Pauli Murray was raised in a segregated school system and went to Hunter College. Early on, she dressed ambiguously, called herself Pete, Dude, or Pauli. Her journal talked about falling in love with women. Still, she resisted the label “Lesbian.” Instead, she used the term “pseudohermaphrodite,” which was an old word that would describe what we now call trans. Throughout her life, she exclusively used the pronouns she/her. Married a man for 18 years. Her letters and journals document relationships with women and her dislike of sex with me. She even asked to be photographed as her boy-self, Pete.

15 years before Rosa Parks, Murray was arrested for not sitting in the correct bus seat section because the seats were broken. Later, she was rejected from some law schools because she was black, ended up at Howard, and then experienced discrimination there as a woman. Thus her coining the phrase “Jane Crow” to describe discrimination against Black women in America. While in law school, she called out President Roosevelt catering to the racism of Southern Democrats by sending letters back and forth with Eleanor Roosevelt. Later, Pauli Murray became the first Black deputy attorney general of California in 1946. Woman of the Year by Mademoiselle magazine. In 1950 She published “States’ Laws on Race and Color,” which was influential in Justice Thurgood Marshall’s arguments for Brown v Board of Ed. In 1961 appointed by Pres. JFK to the Presidential Commission on the Status of Women. Pauli Murray’s legal work served as a significant inspiration for Justice Ruth Bader Ginsburg. When Murray got a job at a New York law firm, she met her new life partner, Irene “Renee” Barlow. They never lived together, but they did everything else as a couple, including going to Eleanor Roosevelt’s funeral. At the age of 64, she went to Seminary and became the first African American woman ordained as an Episcopal priest. She is honored as one of the church’s “Holy Women, Holy Men.”

Pauli Murray was anointed to liberate the oppressed as both a lawyer and a priest.

The first pride parade was actually the Christopher Street Liberation Day Parade in 1970, celebrating the first anniversary of the Stonewall Uprising. Two prominent figures from this protest were Sylvia Rivera and Marsha P. Johnson.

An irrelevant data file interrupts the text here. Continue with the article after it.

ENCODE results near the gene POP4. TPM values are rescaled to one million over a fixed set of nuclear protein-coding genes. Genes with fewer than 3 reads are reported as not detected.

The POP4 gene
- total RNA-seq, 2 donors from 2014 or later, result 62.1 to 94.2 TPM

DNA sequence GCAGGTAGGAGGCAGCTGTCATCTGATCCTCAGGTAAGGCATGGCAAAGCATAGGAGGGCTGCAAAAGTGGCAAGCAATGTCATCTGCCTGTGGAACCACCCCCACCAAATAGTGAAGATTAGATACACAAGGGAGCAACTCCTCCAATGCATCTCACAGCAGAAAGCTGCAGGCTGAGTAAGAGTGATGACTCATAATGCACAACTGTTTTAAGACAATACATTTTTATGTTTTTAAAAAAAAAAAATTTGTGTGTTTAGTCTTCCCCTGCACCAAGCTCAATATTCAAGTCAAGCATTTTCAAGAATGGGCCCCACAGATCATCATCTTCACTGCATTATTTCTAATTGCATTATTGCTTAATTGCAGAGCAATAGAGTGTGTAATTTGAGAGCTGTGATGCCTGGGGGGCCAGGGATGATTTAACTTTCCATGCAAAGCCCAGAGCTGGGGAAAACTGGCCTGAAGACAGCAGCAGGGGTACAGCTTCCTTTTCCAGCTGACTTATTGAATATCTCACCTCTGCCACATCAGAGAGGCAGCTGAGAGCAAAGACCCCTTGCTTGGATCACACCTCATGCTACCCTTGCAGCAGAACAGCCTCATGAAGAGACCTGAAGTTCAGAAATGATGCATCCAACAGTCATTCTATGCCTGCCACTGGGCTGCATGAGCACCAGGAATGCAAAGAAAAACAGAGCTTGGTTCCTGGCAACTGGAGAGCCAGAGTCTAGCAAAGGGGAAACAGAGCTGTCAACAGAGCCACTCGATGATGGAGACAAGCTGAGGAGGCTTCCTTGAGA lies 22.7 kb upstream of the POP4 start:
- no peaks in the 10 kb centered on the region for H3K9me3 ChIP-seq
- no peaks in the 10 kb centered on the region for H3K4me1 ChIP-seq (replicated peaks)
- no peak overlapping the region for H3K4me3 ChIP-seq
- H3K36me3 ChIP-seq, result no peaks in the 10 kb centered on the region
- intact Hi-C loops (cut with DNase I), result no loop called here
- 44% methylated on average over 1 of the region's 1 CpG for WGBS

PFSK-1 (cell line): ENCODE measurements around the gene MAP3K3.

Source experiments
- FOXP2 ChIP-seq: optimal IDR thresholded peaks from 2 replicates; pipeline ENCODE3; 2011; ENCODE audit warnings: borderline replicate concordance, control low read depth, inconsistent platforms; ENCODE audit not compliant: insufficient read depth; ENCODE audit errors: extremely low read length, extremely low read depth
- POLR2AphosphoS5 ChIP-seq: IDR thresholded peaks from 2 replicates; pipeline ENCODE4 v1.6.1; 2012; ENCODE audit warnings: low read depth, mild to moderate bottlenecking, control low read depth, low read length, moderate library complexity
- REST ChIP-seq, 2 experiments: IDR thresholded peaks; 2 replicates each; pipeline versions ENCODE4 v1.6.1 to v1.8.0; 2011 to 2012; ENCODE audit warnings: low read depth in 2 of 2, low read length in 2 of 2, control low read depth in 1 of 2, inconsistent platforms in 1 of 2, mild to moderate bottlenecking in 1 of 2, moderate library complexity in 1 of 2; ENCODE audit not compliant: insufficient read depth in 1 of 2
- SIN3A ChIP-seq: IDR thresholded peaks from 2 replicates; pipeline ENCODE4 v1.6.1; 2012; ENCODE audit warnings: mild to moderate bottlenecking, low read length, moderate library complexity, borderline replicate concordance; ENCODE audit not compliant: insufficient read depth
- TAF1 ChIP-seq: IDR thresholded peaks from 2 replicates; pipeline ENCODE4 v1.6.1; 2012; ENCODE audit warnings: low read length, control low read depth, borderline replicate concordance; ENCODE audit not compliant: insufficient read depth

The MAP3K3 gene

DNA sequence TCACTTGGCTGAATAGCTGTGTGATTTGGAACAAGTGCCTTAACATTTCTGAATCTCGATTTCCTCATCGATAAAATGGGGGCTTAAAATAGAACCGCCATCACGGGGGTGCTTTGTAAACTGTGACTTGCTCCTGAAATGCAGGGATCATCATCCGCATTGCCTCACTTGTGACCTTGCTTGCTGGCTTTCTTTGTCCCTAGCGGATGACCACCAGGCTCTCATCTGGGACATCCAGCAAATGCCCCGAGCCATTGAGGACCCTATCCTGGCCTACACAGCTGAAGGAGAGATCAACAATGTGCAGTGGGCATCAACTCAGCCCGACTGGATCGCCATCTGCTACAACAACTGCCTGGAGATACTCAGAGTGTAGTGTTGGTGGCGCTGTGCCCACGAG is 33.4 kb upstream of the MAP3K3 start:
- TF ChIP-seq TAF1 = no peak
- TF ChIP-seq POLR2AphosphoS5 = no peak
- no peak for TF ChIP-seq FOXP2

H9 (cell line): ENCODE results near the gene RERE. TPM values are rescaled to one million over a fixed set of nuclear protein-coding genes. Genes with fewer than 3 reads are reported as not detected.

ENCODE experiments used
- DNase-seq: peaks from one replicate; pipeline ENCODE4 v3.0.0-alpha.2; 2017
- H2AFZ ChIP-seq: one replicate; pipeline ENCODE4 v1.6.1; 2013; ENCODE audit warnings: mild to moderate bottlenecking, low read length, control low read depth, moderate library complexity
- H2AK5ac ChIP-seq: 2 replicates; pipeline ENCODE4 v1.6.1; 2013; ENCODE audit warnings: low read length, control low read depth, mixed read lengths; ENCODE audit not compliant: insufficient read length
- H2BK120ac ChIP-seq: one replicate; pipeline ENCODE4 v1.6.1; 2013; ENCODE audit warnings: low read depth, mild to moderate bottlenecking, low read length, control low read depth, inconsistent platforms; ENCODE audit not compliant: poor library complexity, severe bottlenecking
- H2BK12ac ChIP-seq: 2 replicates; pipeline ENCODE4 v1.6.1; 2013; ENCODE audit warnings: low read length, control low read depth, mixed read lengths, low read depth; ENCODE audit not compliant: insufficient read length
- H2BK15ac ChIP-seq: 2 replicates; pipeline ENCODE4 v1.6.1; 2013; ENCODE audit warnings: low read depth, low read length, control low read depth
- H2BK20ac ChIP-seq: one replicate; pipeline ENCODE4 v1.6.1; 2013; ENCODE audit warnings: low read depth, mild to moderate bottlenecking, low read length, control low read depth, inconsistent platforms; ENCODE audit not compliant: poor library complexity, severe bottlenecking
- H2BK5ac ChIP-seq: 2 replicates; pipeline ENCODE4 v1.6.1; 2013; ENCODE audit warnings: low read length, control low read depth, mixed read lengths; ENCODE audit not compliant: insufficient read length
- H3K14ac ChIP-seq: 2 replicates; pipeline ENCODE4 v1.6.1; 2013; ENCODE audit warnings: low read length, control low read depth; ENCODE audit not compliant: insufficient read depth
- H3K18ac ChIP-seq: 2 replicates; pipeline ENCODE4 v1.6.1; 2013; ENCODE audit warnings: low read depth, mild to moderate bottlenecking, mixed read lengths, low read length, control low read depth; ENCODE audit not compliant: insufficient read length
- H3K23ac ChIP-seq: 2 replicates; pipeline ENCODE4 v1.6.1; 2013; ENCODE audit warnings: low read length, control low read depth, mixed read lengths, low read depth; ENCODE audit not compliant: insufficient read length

Rivera was born in Spanish Harlem in 1951. She lost her mother to depression at a young age and was raised by her grandmother. The latter was ashamed of Rivera wearing makeup and dressing fem as early as 4th grade. Rivera dropped out of school and started to work on the streets before she was even 12. She met a commune of Gay men on 42nd street who held a Christening for her name, Sylvia Rivera. Not long after, she met Marsha P. Johnson.

Johnson was born in New Jersey in 1945 and moved to Greenwich Village after high school. She was raised Roman Catholic and remained religious despite discrimination. Johnson also dealt with many mental health problems, but she took in Rivera to take care of her.

While they weren’t at the Stonewall Inn the first night of the Stonewall Uprising, they were there for most of the uprising. Afterward, they founded Street Transvestite Action Revolutionaries or more commonly known STAR. STAR called out the exclusion of transvestites from the Gay Liberation Front and other post-stonewall events.

While STAR was not entirely accepted by the larger movement for a few short years, they worked hard to help those excluded by the more prominent Gay liberation movement. Because of their work, we have Pride parades around the globe in June every year.

It was only a few years ago that I finally attended my very first Pride Parade. I was able to march in the parade with Jabari Lyles, GLSEN Maryland, and some of my students. Pride events are some of the most beautiful and loving events I have ever witnessed. While modern pride events are celebrations of what has been done so far, they also call attention to the work left to do. Throughout the nation, trans youth are being targeted by over 100 vile and discriminatory laws proposed so far this year alone. And Trans Women of Color are disproportionately targets of violence. They have been for years without any true justice being served. Just like Jesus proclaiming the year of the Lord’s favor, TLGB activists are preaching that a better world is possible.

Sylvia Rivera, Marsha P. Johnson, and modern-day pride parades are anointed to proclaim the year of the Lord’s favor.

The Spirit of the Lord is upon Queer people across the nation because the Lord has anointed them. She has sent them to preach good news to the poor, to proclaim release to the prisoners and bring healing to those neglected by society, to liberate the oppressed, and proclaim the year of the Lord’s favor.

For whenever you find a Queer Chosen family throughout history, today, and the future,

you will find the fulfillment of this scripture.